Greg White’s first job out of college was as a page for the Late Show with David Letterman, but he soon found more rewarding work. As a screenwriter, he earned an Emmy nomination for his work on the animated comedy series Mad, based on the magazine, has written for Comedy Central’s Ugly Americans, about a New York City where humans are the minority, and episodes of the animated The Adventures of Puss in Boots, starring the cat from Shrek. He also created pilots for MTV and FX.
White (CGS’04, COM’06) is tonight’s guest presenter at the BU Cinemathèque series, a College of Communication program that brings accomplished filmmakers to campus to show and discuss their work. He’ll screen episodes of Wander Over Yonder, which stars Jack McBrayer (30 Rock) as the voice of Wander and aired on the Disney Channel, TripTank, Comedy Central’s dark satire series, and Ugly Americans.
“I tried to show things that I was very proud of, but I tried to work in some things for adults and some things for kids,” says White. “I wanted to demonstrate the range of things you can do in your career.”
Bostonia asked White what advice he would give people trying to make it as a writer in Hollywood. This is what he said:
1. Trust your career instincts
“I pretty much knew early on that I wanted to write in some way,” says White, who was on an improv team in high school. “We had a late-night show on BUTV10. I didn’t look at it like I was getting career training. I knew I just liked to write.”
2. Podcasts can provide a (free) education
3. Watch critically
Listen to the commentary tracks on the shows you like, and watch the same episode of a TV show repeatedly. “First time, I would just watch an episode of Arrested Development,” he says. “Second time, I would pause the DVD and write down what that scene was, as if I was outlining it myself, and say, ‘OK, this is how you begin to establish this B story, and here’s a technical trick, or here they have heavy voice-over doing the heavy lifting.’ Ask why you like something or don’t like it. Begin to develop your own thinking towards writing.”
4. Write a ton
After graduating, White interned for Letterman and wrote as often as he could—he aimed for a pilot every month. “Whether I’m on a show, or on a hiatus between shows, I’m always writing,” he says. “My manager once said, ‘Take your staff jobs, you have to pay your rent. Hopefully, you like them, but you’re an artist, so your job is to create your own stuff.’”
5. Use alumni connections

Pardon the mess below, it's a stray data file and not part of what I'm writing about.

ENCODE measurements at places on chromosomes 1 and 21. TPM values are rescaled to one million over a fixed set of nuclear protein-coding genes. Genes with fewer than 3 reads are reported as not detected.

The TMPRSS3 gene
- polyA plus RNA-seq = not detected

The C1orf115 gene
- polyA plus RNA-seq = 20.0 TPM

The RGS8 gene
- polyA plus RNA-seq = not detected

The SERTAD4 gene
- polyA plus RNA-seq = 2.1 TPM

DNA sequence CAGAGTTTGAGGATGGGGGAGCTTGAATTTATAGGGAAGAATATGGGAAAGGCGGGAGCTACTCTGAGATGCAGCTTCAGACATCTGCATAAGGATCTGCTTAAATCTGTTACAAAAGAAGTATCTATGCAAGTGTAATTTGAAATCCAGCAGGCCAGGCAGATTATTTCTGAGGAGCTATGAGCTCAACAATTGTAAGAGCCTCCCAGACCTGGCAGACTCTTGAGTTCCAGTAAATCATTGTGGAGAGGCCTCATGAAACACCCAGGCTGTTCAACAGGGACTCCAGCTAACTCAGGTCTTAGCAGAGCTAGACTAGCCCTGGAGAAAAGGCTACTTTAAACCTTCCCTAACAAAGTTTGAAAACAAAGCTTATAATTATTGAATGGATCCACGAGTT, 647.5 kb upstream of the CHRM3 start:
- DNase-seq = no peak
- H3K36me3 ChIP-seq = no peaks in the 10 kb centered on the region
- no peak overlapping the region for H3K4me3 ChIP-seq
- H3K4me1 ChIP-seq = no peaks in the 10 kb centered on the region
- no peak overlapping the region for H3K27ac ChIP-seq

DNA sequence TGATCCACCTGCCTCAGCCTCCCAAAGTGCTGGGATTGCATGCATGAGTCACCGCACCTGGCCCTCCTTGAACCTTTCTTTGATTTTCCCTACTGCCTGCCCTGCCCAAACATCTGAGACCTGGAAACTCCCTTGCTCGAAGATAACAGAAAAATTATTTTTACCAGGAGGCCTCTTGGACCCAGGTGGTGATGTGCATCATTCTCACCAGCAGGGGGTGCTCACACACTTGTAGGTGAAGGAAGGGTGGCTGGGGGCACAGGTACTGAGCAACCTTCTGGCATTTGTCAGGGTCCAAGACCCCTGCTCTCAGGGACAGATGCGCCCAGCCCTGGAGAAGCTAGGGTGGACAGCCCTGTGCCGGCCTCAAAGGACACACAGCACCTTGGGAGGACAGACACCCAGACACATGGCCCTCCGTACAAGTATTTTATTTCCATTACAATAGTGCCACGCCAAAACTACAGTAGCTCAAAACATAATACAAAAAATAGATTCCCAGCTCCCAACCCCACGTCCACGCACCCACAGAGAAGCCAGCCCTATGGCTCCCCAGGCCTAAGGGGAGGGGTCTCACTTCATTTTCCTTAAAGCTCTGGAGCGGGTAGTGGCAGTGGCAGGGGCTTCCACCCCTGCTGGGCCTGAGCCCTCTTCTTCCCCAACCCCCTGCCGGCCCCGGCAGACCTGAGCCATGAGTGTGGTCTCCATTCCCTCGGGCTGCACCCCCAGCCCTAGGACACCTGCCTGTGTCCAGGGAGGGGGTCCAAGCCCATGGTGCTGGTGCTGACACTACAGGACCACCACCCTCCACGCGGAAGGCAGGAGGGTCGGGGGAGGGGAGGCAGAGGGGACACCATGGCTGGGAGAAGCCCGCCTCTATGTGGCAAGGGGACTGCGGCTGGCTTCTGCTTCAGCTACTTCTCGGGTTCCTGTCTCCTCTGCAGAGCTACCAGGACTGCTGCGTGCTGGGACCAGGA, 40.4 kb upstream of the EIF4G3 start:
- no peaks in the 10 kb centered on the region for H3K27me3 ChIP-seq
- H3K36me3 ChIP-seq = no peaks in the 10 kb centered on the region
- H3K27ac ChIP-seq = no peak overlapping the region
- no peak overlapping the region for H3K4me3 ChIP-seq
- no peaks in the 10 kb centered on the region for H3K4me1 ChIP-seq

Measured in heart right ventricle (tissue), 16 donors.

White says using contacts from the BU directory was “one of the best things I did in my career early on.
“I was obsessed. Every day, I had a quota where I had to send 10 emails, minimum. I would type in ‘producer,’ ‘Los Angeles,’ ‘Fox,’ ‘CBS,’ ‘NBC,’ and find contacts’ email addresses. I would say, ‘Hi, my name is Greg White, I just finished college, can I buy you a coffee and ask you about your career?’ I would never ask for a job. People were great. Superhelpful. The advice I kept getting was: ‘Move to LA.’”
When one of the women he met through a BU contact submitted his name to a Comedy Central showrunner, the connection led to his first writing job: Ugly Americans.
6. Minimize the distractions
“Let your agent and manager (when you get those) think about the things that aren’t writing,” he says, “and just focus on writing.”
7. Help your goals evolve
Now 11 years out of college, White says his goals have changed. “Before, it was about growing my career, but now, it’s more about what’s interesting, what’s satisfying, what would grow my career?” he says. “I ran a writer’s room, but could I run a whole show?”
8. Save your money
“When you are making money, you can make a good amount of it, but you can get tricked into thinking that you’ll make that amount of money forever. I always try to save. I try to be selective about how I spend my time. I don’t want to take a job where I’ll be miserable because I need the money.”
9. Write for yourself
You should be proud of anything you’re doing, he says. “I try to look at whatever I’m writing—adult show or kid show—like I’m writing for myself. In your career, no matter what you are doing, you are developing a voice and just applying it to different things.”
“One day, you are not a professional writer,” says White, “but the next day, you’re hired and then you are a professional writer. There’s no guarantee that if you come out here to Los Angeles and give it a shot, you are going to succeed, but I can guarantee if you don’t try, you definitely won’t succeed. You don’t have to be the best early on; you just have to be the most persistent. It’s about hustling and not giving up.”
Greg White speaks and screens episodes of his shows tonight, Friday, October 13, at 7 p.m., at the College of Communication, Room 101, 640 Commonwealth Ave. The event, part of the BU Cinemathèque series, is free and open to the public.